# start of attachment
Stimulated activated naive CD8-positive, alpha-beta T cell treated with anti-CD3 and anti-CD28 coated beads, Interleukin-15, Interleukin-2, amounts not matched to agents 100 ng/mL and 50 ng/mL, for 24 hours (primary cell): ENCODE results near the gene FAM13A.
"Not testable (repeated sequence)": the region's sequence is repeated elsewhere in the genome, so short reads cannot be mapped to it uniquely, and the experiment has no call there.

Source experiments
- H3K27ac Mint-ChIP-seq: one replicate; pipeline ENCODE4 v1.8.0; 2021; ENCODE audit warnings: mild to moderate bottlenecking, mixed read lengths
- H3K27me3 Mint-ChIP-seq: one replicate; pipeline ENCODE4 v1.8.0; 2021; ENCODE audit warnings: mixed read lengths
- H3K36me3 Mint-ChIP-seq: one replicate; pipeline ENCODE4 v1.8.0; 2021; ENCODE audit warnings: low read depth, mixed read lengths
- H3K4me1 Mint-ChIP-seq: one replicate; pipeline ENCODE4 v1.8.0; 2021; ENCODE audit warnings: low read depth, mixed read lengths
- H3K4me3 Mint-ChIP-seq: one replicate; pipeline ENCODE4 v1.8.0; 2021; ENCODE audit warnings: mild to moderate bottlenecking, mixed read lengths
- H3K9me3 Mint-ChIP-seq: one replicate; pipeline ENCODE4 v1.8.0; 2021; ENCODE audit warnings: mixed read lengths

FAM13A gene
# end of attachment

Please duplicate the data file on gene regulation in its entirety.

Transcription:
Stimulated activated naive CD8-positive, alpha-beta T cell treated with anti-CD3 and anti-CD28 coated beads, Interleukin-15, Interleukin-2, amounts not matched to agents 100 ng/mL and 50 ng/mL, for 24 hours (primary cell): ENCODE results near the gene FAM13A.
"Not testable (repeated sequence)": the region's sequence is repeated elsewhere in the genome, so short reads cannot be mapped to it uniquely, and the experiment has no call there.

Source experiments
- H3K27ac Mint-ChIP-seq: one replicate; pipeline ENCODE4 v1.8.0; 2021; ENCODE audit warnings: mild to moderate bottlenecking, mixed read lengths
- H3K27me3 Mint-ChIP-seq: one replicate; pipeline ENCODE4 v1.8.0; 2021; ENCODE audit warnings: mixed read lengths
- H3K36me3 Mint-ChIP-seq: one replicate; pipeline ENCODE4 v1.8.0; 2021; ENCODE audit warnings: low read depth, mixed read lengths
- H3K4me1 Mint-ChIP-seq: one replicate; pipeline ENCODE4 v1.8.0; 2021; ENCODE audit warnings: low read depth, mixed read lengths
- H3K4me3 Mint-ChIP-seq: one replicate; pipeline ENCODE4 v1.8.0; 2021; ENCODE audit warnings: mild to moderate bottlenecking, mixed read lengths
- H3K9me3 Mint-ChIP-seq: one replicate; pipeline ENCODE4 v1.8.0; 2021; ENCODE audit warnings: mixed read lengths

FAM13A gene